This paper considers the climate, health and acidification impacts associated with household-level heating technologies; the policy-based incentives that current emission limits might create for switching between these technologies; and the societal costs that would arise from the externalities associated with the emissions. The data and selection of appliances are applicable to Finland, but the approach can be used to analyse also other countries with similar environmental policies. The results indicate that none of the assessed technologies outperforms the others in every impact category, and that trade-offs need to be made between the impacts. Two perspectives are used to compare these trade-offs. From a policy point of view, a switch from light oil to any of the studied biomass-based appliances would help to achieve national emission limits for CO2 and SO2. However, such a switch could potentially increase the externality costs to the society due to increased population exposure to primary PM2.5. Based on this, the results suggest that the present emission reduction policies create incentives that can possibly direct decisions toward sub-optimal technology choices.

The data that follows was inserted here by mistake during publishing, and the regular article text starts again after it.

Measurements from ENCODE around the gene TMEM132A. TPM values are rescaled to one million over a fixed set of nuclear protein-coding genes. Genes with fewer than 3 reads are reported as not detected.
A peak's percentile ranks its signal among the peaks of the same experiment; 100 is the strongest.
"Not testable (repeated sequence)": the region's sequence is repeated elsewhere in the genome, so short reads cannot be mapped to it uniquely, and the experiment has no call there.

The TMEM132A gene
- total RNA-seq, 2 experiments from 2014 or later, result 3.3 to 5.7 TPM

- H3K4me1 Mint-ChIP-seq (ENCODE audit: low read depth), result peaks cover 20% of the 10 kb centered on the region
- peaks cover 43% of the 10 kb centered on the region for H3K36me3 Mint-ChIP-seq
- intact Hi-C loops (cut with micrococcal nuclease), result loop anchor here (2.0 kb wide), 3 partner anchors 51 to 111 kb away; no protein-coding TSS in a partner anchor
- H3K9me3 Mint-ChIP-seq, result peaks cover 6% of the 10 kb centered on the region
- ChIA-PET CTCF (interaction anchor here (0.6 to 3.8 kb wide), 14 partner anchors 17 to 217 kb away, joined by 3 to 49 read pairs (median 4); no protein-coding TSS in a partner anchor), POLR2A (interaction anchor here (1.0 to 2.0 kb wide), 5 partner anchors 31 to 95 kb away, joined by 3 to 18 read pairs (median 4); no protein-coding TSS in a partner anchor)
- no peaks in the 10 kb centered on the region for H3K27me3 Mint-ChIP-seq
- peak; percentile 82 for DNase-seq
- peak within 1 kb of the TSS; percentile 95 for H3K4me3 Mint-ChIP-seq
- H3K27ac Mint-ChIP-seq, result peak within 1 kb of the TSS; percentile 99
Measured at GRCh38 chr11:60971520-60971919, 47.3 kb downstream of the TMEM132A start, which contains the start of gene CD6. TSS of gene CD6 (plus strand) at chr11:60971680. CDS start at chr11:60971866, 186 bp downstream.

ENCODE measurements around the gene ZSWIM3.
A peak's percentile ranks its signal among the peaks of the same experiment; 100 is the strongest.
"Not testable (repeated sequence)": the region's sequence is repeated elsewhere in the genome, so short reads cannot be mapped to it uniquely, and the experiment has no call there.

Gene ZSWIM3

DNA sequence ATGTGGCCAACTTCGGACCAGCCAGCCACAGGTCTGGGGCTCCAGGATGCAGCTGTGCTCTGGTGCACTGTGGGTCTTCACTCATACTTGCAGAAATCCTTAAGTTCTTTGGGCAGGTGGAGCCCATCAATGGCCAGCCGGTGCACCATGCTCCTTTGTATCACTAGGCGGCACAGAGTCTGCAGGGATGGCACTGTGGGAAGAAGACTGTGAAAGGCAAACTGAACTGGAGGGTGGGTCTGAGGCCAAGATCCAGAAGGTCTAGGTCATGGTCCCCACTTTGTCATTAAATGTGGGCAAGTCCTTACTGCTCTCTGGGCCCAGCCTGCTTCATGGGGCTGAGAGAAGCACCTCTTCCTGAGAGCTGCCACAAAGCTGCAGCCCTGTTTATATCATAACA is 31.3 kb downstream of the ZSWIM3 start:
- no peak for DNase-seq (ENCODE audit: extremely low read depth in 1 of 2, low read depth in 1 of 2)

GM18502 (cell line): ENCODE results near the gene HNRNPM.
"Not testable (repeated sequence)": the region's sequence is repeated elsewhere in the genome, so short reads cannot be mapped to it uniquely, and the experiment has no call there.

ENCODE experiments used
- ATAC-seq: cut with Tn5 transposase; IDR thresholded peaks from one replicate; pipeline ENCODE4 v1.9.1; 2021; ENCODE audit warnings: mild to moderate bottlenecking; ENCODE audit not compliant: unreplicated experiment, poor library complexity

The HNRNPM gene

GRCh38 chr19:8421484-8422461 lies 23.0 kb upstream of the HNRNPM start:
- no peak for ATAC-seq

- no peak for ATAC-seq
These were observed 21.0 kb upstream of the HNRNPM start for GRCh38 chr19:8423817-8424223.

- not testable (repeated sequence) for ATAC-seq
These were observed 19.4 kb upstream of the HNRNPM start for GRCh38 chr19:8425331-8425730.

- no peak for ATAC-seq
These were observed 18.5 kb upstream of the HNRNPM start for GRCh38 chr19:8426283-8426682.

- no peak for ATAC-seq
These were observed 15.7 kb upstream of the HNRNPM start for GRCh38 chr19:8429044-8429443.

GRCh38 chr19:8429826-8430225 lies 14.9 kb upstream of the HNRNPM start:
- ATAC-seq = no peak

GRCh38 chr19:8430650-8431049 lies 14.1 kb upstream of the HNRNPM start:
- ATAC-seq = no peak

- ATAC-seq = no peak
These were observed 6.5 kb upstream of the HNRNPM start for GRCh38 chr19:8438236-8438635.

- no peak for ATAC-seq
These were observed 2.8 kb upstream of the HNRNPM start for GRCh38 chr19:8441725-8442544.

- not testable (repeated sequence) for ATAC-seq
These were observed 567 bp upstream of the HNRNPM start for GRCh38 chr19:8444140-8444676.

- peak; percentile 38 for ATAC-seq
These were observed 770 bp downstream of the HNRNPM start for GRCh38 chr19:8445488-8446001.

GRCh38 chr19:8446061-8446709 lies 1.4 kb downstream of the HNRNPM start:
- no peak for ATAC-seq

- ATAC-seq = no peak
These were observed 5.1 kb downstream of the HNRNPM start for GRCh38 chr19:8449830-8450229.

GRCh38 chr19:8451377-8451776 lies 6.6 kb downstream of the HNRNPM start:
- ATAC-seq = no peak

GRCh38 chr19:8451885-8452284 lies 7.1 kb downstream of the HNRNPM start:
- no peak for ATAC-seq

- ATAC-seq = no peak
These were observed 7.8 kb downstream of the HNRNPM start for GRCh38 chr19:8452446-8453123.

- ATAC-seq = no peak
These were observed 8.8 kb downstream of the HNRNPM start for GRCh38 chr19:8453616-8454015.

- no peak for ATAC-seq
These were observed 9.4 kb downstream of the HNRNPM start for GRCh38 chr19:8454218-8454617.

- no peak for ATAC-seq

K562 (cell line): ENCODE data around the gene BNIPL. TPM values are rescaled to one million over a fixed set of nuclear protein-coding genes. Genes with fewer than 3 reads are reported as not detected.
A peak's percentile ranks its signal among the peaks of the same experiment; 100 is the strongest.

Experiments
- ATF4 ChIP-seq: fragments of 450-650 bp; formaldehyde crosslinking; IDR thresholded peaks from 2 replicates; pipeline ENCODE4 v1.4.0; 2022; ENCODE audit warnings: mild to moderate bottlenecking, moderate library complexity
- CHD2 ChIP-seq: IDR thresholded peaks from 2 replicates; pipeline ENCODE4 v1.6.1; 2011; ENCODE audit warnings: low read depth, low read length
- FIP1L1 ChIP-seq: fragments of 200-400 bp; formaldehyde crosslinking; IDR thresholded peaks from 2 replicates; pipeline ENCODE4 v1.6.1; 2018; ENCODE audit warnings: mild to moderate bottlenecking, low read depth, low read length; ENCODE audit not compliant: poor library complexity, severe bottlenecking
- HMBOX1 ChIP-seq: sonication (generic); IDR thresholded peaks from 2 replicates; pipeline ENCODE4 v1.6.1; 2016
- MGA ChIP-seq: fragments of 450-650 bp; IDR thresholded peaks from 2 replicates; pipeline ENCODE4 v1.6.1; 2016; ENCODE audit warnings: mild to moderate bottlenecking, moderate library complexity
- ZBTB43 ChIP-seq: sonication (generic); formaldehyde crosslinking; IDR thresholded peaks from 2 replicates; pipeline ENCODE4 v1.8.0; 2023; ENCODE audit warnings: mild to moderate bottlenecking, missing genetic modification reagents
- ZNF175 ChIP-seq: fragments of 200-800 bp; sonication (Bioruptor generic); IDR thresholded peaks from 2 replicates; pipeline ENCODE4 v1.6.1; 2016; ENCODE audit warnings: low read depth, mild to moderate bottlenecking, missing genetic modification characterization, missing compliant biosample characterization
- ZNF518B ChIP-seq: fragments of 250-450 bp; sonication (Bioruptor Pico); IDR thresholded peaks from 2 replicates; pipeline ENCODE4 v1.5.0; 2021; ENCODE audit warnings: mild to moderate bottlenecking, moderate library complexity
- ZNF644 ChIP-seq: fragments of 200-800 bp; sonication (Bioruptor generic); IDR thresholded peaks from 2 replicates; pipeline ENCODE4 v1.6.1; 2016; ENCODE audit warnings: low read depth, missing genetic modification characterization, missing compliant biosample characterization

- air pollution
- greenhouse gases
- residential wood combustion
Ekholm, T., Karvosenoja, N., Tissari, J., Sokka, L., Kupiainen, K., Sippula, O., Savolahti, M., Jokiniemi, J., & Savolainen, I. (2014). A multi-criteria analysis of climate, health and acidification impacts due to greenhouse gases and air pollution: The case of household-level heating technologies. Energy Policy, 74, 499-509. https://doi.org/10.1016/j.enpol.2014.07.002